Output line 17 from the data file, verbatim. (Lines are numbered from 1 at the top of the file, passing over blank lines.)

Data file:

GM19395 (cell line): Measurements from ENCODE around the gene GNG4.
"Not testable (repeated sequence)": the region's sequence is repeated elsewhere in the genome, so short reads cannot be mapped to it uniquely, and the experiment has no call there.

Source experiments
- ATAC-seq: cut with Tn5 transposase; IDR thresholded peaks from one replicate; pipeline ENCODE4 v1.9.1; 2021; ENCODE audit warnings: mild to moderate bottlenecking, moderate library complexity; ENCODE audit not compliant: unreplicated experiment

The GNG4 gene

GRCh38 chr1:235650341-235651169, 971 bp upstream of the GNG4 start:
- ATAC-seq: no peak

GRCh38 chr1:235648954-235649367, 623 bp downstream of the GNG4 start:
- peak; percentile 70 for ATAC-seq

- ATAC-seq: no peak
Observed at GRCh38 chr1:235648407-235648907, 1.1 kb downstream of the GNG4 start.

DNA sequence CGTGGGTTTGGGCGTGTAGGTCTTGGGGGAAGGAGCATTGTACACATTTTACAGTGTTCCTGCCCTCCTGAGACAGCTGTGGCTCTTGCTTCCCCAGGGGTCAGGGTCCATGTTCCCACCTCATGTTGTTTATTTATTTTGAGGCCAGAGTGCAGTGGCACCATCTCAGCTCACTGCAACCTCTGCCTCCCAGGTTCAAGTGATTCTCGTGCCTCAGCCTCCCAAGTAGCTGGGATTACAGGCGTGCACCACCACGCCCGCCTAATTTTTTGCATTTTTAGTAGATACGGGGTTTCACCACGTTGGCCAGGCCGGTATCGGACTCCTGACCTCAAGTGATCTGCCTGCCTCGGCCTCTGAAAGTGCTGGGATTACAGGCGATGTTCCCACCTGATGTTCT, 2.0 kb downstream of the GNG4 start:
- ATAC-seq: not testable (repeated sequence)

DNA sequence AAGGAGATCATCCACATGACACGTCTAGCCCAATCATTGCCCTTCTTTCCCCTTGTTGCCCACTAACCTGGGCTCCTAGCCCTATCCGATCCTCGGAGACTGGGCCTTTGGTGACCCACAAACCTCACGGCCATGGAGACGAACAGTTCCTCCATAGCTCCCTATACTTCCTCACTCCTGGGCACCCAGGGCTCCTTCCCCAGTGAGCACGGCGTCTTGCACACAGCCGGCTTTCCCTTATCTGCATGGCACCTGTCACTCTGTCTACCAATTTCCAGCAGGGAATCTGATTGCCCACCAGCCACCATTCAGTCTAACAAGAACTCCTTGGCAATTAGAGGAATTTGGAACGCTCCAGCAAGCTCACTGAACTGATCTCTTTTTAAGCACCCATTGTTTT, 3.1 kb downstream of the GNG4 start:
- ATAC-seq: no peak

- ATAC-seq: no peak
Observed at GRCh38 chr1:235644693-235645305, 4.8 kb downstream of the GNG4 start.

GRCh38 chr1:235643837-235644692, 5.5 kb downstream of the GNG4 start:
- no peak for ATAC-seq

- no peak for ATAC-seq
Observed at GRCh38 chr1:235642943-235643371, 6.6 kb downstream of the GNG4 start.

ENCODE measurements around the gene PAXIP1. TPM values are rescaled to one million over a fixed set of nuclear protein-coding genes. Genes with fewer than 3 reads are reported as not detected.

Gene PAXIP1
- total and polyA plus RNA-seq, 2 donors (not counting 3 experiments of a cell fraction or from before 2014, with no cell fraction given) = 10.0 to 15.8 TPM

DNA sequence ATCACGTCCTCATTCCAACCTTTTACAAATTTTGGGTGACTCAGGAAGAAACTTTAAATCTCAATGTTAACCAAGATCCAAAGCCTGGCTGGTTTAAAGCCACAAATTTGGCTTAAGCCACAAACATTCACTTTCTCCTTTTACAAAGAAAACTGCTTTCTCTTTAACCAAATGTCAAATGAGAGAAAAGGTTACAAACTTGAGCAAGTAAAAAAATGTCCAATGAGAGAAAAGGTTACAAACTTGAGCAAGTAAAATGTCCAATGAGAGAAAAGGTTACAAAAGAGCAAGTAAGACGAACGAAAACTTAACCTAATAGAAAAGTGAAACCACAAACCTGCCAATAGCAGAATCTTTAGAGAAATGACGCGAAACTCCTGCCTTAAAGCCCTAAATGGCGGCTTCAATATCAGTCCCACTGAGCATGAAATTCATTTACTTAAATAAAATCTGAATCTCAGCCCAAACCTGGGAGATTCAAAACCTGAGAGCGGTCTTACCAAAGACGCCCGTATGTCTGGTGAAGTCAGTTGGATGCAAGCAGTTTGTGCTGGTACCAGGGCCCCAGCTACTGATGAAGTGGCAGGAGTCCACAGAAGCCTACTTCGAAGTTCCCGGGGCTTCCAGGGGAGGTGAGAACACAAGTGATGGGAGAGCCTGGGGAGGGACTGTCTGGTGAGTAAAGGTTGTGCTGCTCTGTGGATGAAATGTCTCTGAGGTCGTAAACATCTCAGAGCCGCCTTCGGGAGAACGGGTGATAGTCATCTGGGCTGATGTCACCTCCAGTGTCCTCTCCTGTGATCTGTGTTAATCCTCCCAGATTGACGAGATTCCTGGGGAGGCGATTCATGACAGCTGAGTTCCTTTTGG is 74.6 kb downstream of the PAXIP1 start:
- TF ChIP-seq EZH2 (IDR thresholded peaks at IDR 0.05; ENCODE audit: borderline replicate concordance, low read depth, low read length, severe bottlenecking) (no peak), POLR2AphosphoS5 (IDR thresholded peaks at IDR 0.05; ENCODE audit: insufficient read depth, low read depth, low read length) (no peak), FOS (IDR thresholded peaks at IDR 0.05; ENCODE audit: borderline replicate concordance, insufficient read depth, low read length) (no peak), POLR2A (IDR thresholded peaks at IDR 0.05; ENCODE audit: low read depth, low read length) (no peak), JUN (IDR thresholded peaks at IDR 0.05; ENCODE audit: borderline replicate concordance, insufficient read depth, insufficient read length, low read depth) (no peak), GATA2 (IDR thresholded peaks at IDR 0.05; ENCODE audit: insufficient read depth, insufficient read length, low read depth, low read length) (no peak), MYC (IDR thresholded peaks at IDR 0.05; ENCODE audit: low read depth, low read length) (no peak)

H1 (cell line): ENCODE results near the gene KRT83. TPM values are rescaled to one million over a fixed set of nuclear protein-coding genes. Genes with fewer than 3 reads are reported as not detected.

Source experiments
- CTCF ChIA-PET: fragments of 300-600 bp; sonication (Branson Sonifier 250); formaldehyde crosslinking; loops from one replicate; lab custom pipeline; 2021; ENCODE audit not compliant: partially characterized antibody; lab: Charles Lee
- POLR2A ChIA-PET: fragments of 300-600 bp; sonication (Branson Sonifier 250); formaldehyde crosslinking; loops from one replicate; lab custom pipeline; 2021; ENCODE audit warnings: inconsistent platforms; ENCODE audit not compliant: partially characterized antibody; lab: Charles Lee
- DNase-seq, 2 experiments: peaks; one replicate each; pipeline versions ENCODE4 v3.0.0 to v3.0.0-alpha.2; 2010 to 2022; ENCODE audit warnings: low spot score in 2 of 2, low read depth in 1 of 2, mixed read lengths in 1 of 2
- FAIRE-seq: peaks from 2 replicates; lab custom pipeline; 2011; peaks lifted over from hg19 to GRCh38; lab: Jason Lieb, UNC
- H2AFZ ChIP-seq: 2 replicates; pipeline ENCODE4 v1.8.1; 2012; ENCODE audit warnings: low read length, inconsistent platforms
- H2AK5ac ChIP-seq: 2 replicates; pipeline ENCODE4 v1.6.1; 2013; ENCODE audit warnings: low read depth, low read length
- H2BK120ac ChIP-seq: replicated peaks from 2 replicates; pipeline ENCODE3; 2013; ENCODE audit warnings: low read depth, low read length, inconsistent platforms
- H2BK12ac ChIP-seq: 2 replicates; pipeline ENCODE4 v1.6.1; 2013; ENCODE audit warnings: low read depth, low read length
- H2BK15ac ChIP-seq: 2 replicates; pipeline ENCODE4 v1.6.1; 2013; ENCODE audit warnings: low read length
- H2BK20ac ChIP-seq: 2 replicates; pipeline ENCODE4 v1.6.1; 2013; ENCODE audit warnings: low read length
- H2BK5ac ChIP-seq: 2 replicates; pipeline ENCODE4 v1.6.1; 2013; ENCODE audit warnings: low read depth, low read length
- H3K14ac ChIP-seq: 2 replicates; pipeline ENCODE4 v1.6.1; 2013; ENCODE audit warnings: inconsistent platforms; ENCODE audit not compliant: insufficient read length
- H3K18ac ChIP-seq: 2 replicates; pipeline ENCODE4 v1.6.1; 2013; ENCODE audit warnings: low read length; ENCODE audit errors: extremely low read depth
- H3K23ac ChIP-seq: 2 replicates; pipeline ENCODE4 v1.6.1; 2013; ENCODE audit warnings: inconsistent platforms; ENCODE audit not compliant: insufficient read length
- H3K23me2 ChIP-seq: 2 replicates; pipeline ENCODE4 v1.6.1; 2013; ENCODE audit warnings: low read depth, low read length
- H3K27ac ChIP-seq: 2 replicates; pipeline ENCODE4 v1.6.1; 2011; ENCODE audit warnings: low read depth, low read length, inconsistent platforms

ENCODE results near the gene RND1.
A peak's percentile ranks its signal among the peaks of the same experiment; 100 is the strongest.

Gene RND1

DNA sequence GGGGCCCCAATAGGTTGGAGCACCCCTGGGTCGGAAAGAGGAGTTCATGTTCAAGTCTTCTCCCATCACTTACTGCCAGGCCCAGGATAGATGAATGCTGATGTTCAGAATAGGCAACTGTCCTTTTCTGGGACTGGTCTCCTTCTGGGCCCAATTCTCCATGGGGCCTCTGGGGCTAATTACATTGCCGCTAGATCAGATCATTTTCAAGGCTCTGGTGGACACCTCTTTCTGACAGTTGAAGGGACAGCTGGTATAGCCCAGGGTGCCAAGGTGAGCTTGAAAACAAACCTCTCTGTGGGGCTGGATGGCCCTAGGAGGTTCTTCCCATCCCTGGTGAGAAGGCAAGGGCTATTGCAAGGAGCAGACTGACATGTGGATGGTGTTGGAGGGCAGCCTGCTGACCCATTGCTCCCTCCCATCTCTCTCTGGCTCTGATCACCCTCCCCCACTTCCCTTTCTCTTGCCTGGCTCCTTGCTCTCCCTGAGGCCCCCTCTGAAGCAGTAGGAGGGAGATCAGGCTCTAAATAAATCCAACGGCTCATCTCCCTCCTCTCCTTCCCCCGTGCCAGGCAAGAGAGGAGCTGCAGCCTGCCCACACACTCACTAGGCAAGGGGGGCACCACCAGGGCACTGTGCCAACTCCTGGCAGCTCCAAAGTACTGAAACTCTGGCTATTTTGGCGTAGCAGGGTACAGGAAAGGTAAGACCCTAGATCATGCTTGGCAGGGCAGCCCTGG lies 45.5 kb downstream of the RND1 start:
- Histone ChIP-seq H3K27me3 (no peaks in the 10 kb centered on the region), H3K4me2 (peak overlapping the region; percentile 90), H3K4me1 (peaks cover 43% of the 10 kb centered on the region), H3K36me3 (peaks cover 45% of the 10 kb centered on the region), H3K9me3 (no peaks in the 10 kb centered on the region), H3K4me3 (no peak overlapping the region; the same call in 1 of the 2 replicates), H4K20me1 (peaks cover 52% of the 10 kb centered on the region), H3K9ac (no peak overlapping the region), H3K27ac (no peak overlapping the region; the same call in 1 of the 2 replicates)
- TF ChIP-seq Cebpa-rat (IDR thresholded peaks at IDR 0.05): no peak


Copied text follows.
Observed at GRCh38 chr1:235644693-235645305, 4.8 kb downstream of the GNG4 start.